• “Clip/Stamp/Fold”

    THE STOREFRONT FOR Art and Architecture is a small wedge of space, tucked behind Vito Acconci and Stephen Holl’s unfolding facade on Kenmare Street in Lower Manhattan. Barely fifteen feet deep, it was the perfect opening venue for “Clip/Stamp/Fold: The Radical Architecture of Little Magazines 196X–197X,” an exhibition on view there through last February and dedicated—as its title suggests—to the explosion of small publications produced in architectural circles in the 1960s and ’70s. Across one long wall was a time line featuring covers of significant issues printed on curving, backlit panels,

  • “Museums in the 21st Century: Concepts, Projects, Buildings”

    Among the twenty-six projects documented in drawings, models, photographs, videos, and computer animation are Tadao Ando’s subterranean Chichu Art Museum in Naoshima, Japan, and the redevelopment of Berlin’s Museum Island.

    Some indication of the scale of the recent museum-construction spree may be gleaned from the fact that, for the second time in six years, the Art Centre Basel, an organizer of international traveling exhibitions, has mounted a showcase of contemporary museum design. Among the twenty-six projects documented in drawings, models, photographs, videos, and computer animation are Tadao Ando’s subterranean Chichu Art Museum in Naoshima, Japan, and the redevelopment of Berlin’s Museum Island. What are we going to put in all these new museums? As this show suggests, perhaps the

  • Eileen Gray

    Eileen Gray stands as one of the signature designers of the early modern era, her iconic status confirmed by the sheer quantity of knockoffs of her E.1027 chrome-and-glass table available (cheap!) on the Internet. An intimate of Le Corbusier and member of the avant-garde group that formed around the magazine L’Architecture Vivante in the mid-’20s, Gray was, in her own time, well known for striking lacquer work and now-vanished International Style interiors. She remains, however, an elusive figure—a condition attributable both to the sexism of the first generation of

  • Cedric Price

    Cedric Price (1934–2003) is one of those architects whose paucity of built works belies their profound influence. His long affiliation with the Architectural Association in London ensured that his ideas worked their way deep into the DNA of contemporary architectural design. And when (or if) the modifiable structure of Zaha Hadid’s Guggenheim Taichung is built, it will be haunted by the ghost of Price’s 1976 Generator, a sort of full-size, modular dollhouse designed to be continuously reconfigured using an attached boom crane. In what promises to be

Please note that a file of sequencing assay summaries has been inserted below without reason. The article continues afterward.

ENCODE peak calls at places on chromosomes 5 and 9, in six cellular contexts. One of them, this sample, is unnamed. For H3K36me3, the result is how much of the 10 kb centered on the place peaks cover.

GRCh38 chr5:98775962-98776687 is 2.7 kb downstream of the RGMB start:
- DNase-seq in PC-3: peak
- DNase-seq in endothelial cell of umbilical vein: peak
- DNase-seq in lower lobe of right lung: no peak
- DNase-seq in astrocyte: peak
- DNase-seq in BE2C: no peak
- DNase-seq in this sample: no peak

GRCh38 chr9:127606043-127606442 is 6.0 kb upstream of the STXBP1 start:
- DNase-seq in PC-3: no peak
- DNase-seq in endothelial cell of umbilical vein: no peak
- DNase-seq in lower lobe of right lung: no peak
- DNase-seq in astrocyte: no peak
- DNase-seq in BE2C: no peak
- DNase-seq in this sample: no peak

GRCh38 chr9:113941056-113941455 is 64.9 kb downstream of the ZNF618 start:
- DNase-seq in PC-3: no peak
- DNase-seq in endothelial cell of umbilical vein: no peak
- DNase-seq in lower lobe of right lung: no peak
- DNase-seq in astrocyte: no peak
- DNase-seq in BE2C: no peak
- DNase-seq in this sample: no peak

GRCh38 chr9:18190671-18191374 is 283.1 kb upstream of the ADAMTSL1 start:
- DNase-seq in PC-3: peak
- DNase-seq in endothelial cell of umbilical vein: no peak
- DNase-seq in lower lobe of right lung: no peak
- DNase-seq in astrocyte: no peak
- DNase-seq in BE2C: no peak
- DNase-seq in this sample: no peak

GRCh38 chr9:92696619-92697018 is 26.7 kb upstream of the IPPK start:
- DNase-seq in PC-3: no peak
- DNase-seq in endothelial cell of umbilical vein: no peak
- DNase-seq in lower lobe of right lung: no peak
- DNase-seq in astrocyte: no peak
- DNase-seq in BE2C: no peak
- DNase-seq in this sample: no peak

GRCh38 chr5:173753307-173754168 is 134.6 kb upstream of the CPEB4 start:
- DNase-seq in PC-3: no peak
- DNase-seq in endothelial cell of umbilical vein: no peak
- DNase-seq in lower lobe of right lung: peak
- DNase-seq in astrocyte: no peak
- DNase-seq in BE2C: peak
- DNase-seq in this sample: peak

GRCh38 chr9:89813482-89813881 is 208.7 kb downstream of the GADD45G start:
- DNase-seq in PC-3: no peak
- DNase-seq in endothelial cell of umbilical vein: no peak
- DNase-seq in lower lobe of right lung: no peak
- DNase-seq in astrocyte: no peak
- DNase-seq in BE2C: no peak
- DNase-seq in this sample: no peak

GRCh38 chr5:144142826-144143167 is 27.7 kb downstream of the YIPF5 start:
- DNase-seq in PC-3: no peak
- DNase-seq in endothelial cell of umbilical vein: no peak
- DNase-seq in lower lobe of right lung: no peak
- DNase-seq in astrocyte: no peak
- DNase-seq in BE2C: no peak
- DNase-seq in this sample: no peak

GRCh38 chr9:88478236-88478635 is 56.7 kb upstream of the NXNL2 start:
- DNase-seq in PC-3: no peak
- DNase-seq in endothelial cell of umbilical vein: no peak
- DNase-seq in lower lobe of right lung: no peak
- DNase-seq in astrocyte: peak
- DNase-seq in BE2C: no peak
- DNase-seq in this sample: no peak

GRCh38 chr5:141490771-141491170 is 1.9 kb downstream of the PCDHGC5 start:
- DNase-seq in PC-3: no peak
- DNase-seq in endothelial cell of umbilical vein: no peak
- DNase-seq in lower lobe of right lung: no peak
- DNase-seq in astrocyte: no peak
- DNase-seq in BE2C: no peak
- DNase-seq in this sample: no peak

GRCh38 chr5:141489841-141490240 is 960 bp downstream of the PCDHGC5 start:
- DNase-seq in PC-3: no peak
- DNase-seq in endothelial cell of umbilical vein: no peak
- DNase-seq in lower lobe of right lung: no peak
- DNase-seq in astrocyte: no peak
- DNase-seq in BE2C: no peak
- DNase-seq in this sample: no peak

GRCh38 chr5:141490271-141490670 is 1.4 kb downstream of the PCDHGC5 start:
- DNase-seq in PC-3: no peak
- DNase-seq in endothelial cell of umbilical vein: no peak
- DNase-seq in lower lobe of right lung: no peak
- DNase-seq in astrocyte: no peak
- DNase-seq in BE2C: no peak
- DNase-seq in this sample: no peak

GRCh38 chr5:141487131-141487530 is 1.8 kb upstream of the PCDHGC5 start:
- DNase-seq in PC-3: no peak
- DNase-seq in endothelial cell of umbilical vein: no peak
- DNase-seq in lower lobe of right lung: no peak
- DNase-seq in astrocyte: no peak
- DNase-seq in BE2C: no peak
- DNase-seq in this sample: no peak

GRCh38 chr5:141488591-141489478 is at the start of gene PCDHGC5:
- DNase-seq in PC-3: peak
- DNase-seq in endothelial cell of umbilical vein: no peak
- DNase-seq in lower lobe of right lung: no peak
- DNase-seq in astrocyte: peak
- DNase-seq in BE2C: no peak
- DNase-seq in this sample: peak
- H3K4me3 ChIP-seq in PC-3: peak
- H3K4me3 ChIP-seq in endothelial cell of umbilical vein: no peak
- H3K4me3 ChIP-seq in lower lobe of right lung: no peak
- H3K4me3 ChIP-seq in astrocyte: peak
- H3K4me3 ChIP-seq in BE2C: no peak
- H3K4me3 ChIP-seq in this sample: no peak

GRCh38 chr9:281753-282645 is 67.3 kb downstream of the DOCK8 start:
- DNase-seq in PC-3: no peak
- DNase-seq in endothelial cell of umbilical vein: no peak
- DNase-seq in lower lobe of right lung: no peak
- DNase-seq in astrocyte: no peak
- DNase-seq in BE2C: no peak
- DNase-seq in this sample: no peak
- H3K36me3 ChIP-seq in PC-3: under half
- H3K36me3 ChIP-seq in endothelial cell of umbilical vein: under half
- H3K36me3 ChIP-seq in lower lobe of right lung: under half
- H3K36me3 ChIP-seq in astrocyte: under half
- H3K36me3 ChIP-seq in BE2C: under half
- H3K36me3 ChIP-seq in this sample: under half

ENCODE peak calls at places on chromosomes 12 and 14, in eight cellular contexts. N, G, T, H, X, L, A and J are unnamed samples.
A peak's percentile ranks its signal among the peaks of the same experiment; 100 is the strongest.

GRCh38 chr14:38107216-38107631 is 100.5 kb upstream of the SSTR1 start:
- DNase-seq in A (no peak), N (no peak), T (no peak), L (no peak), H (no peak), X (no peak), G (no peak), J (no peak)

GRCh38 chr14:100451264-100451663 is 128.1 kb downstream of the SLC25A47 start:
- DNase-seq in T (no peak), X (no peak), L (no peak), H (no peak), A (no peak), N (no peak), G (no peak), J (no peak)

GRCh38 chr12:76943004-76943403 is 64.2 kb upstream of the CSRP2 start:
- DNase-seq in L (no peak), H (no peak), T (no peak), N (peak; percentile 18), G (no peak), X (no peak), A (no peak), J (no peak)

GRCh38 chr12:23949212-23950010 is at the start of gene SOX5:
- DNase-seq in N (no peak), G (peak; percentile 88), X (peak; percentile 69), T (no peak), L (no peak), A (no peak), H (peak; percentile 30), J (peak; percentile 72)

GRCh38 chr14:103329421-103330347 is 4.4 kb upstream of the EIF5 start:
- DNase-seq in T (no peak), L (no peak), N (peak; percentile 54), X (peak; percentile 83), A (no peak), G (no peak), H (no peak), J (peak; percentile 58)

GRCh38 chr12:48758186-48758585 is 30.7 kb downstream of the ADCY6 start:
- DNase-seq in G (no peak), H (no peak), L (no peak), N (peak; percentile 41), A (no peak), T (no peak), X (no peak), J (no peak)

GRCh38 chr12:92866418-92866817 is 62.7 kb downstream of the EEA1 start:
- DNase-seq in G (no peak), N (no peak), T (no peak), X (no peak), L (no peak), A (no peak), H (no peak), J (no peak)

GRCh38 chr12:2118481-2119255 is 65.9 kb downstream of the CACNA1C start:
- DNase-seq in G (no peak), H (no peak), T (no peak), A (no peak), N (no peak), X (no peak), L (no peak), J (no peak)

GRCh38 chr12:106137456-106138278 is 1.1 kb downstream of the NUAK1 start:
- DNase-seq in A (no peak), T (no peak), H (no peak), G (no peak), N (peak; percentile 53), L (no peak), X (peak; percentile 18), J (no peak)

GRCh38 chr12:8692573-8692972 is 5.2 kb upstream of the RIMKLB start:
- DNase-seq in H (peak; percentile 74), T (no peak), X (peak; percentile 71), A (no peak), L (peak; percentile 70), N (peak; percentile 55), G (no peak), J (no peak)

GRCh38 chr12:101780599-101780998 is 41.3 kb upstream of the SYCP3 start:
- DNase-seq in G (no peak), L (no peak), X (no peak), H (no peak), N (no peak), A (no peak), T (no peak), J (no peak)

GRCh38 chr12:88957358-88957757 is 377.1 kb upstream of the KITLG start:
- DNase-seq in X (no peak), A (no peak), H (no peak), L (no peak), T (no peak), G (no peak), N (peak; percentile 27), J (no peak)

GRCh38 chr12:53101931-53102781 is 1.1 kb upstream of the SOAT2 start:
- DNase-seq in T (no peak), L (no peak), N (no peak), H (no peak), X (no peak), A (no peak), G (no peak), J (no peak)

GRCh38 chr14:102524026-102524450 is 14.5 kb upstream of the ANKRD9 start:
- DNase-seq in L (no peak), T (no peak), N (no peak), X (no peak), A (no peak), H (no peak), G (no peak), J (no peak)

• Renzo Piano, study for the Los Angeles County Museum of Art (LACMA), 2004.

    Renzo Piano and museum architecture

    WHILE ARCHITECTURE STUDENTS AT THE Harvard Design School are hardly shouting “The king is dead, long live the king!”, a recent readjustment of architectural priorities within the tightly knit world of museum trustees and directors has had one obvious consequence: Rem Koolhaas is out; Renzo Piano is in. Just a few short years ago Koolhaas and his right-brain/left-brain sister offices OMA and AMO, backed by the critical muscle of the New York Times, were picking up American commissions at a prodigious rate. Alongside commissions for the new Central Library in Seattle, a campus center at the Illinois

  • Memory Foundations - World Trade Centre Site, New York Skyline of Lower Manhattan (computer rendering).

    Daniel Libeskind

    This survey of Libeskind's architectural work provides an opportunity to evaluate his efforts at Ground Zero in the context of his efforts as leader of the “symbolist wing” of the deconstructionist movement that dominated avant-garde architecture in the ’90s.

    Before Daniel Libeskind became Governor Pataki’s favorite architect, he enjoyed a distinguished (if hardly prolific) career as an academic, theorist, and designer in Europe. This survey of his architectural work provides an opportunity to evaluate Libeskind’s efforts at Ground Zero in the context of his efforts as leader of the “symbolist wing” of the deconstructionist movement that dominated avant-garde architecture in the ’90s. Designed by architect Matthias Reese, formerly of Studio Daniel Libeskind, this show includes materials and models related to sixteen realized and unrealized projects